Wednesday, November 18, 2009


Slightly delayed this week because I wanted to post about my reactions to finishing the Millennium trilogy is this week's contribution to the Crime Fiction Alphabet meme at Kerrie's Mysteries in Paradise.

G is for Gage. Leighton Gage.

I first met Leighton Gage, another of crime fiction's many nice guys, on line and then in person at Crime Fest 2009 in Bristol. He writes the thrilling Chief Inspector Mario Silva Investigation series set in Brazil, where he and his charming Brazilian born wife Eide, live most of the year.

He also has a new joint blog Murder is Everywhere with Cara Black, Yrsa Sigurdardottir, Michael Sears and Stanley Trollip [Michael Stanley], and Dan Waddell.

Leighton does not have to worry about the anomaly that affects crime writers in Sweden and Iceland. The conundrum in which there are many more fictional murders than ever occur in real life does not have an influence on a Brazilian set crime fiction series. I think Sao Paulo's murder investigation department has over 800 police officers and is still understaffed. But Mario Silva is a Federal cop which allows him to travel all over that huge country, and that provides Leighton with plenty of scope for his plots.
One of the most important facts I learned from the Mario Silva series and from interviewing Leighton is that Brazil is not a poor country.
It is a very rich country with a lot of very very poor people living in it.

Luckily I have a advanced review copy of the third book in the series, Dying Gasp, which has a pretty sensational opening chapter. More on that next month.

Here you can read part one, part two and part three of my wide ranging interview with Leighton Gage.
The Mario Silva series has not only some memorable characters, but also the quality of writing that makes you smell tension, fear and even cigar smoke, in the air.
I should say that although the books are about violence, corruption, poverty and social divisions, they are not gratuitously violent.

The reader also learns a lot about a country that will probably be one of the powerhouses of the century. But Brazilian police methods in their search for justice in very difficult circumstances are sometimes slightly different from those adopted in the UK, USA, Canada or Australia.

Booklist said '...Silva just may be South America's Kurt Wallander.'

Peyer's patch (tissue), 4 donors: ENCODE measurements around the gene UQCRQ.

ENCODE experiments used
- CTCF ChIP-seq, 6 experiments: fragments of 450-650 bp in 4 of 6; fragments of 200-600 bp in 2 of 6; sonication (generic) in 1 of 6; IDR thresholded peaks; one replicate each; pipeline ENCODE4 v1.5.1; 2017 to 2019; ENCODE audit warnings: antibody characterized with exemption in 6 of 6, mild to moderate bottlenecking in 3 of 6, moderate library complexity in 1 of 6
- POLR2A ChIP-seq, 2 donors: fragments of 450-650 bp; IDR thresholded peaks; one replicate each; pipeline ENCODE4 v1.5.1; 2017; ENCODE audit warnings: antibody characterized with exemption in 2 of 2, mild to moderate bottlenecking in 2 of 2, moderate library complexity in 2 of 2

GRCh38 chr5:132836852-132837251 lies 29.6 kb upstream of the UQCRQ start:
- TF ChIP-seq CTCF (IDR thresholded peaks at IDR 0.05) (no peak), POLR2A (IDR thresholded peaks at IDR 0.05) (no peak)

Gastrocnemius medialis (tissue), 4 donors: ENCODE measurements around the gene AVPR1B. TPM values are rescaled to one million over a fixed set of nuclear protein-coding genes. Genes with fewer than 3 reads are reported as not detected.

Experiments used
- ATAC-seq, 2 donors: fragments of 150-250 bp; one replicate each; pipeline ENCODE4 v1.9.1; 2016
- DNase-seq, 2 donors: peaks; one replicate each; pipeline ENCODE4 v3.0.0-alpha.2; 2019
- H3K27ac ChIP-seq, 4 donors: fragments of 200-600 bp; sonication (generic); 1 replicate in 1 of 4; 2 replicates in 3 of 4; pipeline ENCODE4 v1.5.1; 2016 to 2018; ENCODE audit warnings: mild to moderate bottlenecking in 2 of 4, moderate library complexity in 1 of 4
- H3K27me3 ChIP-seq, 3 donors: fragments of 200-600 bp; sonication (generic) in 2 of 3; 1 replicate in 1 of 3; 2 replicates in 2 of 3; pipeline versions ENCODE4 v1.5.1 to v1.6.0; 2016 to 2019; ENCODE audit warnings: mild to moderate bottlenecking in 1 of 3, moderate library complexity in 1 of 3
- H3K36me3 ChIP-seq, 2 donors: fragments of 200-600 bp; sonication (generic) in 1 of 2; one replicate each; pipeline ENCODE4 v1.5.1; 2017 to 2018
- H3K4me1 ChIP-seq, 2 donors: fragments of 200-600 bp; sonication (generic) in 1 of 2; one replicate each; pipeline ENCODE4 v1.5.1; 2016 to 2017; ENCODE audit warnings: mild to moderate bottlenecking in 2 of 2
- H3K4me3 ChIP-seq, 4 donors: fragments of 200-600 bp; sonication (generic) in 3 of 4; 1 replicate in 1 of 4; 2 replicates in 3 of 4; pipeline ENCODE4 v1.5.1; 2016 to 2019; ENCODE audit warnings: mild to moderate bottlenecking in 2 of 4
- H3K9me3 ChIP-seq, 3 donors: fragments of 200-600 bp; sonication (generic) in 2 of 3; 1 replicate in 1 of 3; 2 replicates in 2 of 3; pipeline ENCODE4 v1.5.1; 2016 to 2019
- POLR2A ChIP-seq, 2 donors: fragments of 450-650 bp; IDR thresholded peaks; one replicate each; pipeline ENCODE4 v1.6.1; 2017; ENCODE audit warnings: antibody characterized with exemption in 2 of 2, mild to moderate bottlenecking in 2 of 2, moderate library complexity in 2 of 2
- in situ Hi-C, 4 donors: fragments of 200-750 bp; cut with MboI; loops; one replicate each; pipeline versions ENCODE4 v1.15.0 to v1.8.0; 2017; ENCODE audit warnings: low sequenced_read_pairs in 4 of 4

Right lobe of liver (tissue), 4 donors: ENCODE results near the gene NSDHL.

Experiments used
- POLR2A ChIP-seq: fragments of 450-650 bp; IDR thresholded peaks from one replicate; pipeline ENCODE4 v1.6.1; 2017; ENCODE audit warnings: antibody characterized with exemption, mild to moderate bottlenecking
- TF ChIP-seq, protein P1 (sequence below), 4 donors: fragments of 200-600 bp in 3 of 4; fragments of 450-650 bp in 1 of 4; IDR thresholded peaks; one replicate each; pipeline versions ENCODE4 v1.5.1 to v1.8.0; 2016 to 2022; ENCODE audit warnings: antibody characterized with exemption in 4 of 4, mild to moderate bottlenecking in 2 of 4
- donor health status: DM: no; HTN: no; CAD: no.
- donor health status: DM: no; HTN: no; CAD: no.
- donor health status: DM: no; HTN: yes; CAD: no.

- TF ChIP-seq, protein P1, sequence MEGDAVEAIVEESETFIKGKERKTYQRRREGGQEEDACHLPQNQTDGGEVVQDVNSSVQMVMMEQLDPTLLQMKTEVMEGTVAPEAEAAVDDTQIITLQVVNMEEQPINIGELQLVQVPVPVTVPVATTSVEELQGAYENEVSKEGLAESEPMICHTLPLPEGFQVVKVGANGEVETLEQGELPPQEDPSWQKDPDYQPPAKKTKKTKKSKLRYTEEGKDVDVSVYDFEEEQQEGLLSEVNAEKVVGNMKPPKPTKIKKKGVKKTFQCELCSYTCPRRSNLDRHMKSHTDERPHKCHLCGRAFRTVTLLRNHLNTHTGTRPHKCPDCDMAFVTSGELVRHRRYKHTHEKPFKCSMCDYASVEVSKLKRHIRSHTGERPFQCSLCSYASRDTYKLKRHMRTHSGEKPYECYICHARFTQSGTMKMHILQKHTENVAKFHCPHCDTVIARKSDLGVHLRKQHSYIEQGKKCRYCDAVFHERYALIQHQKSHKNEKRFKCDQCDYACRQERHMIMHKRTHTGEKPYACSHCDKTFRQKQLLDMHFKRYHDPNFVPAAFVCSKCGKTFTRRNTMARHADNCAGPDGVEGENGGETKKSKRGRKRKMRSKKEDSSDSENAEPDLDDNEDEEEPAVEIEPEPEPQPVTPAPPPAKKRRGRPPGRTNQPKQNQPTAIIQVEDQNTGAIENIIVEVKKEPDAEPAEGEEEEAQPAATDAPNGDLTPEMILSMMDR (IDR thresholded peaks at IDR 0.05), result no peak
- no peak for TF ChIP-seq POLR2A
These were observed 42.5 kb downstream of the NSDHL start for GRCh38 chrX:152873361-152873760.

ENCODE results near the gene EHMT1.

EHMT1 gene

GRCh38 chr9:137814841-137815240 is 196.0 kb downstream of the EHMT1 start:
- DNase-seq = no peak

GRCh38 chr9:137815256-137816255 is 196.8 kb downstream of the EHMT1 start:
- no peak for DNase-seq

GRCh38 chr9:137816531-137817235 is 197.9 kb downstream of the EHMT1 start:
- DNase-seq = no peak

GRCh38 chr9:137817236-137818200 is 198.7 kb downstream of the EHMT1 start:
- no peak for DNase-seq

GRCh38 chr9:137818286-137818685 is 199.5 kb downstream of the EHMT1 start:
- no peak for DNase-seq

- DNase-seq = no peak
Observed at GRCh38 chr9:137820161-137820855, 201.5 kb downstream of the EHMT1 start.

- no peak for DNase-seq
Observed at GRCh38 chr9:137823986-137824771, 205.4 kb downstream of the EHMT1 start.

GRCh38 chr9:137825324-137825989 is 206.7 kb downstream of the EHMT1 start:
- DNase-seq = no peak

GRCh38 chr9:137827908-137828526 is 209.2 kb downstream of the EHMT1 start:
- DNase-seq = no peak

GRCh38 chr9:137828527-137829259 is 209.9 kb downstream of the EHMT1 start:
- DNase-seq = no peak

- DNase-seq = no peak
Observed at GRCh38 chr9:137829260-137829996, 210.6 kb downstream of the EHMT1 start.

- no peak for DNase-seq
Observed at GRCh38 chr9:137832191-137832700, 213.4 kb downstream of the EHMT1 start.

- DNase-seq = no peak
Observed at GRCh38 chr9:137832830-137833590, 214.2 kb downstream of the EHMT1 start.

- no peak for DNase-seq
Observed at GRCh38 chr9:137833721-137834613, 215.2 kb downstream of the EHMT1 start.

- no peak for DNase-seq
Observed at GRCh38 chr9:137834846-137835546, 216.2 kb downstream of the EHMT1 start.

A more cheerful Latin Wallander, and well worth reading about.


Blogger Maxine Clarke said...

Well, I am glad he is more cheerful than Wallander...he could not be less cheerful, I suppose!
Great post, Norman, I've been meaning to read L Gage since you kindly introduced me to him in Bristol and we heard him talk about his books. Mrs Gage is very lovely, too, I recall.
And thanks for the tip about the international blog - another one for my RSS reader!

9:42 AM  
Blogger Uriah Robinson said...

Thanks for the comment Maxine. These articles and blurbs that compare one writer with another are sometimes funny. Camilla Lackberg was Sweden's Agatha Christie on one cover I seem to remember, but I don't recall the mistress of Greenway posing in a bubble bath. ;o)

10:09 AM  
Blogger Uriah Robinson said...

This comment has been removed by the author.

10:09 AM  
Blogger Kerrie said...

Thanks for the contribution Norman. Yet another to add to my growing list.

12:29 PM  
Anonymous Anonymous said...

Like Maxine and Kerrie, I haven't read Gage yet, but it sounds as though he's really worth a read. It's amazing how many fine authors I *don't* have a chance to try when I want to....

4:06 PM  
Blogger beth said...

I am very much looking forward to the newest Leighton Gage. The first two were excellent and I have recommended them to a number of people.

That the first chapter of DYING GASP is sensational won't be a surprise to anyone who has read the other books in the series. Leighton's books begin with such attention grabbers that it is impossible to stop reading once started.

Leighton doesn't cheat. The great beginnings lead to satisfying endings.


9:47 AM  
Blogger Uriah Robinson said...

Kerrie I am going to try and keep the alphabet going and while it leads to repetition some of the material is from so long ago a new set of visitors may enjoy it.

Thanks Margot, Leighton's books are a very smooth read despite their content, and they make a change from Nordic angst and American crime fiction.

Thanks Beth, I still love Scandinavian and Italian crime fiction but it is nice to read an exciting series about somewhere completely different with a new set of problems.

10:24 AM  
Blogger Dorte H said...

Well, I can see that here is someone I will have to add to my list.

So you are right, Norman, older material may be really good for the alphabet meme :D

1:23 PM  

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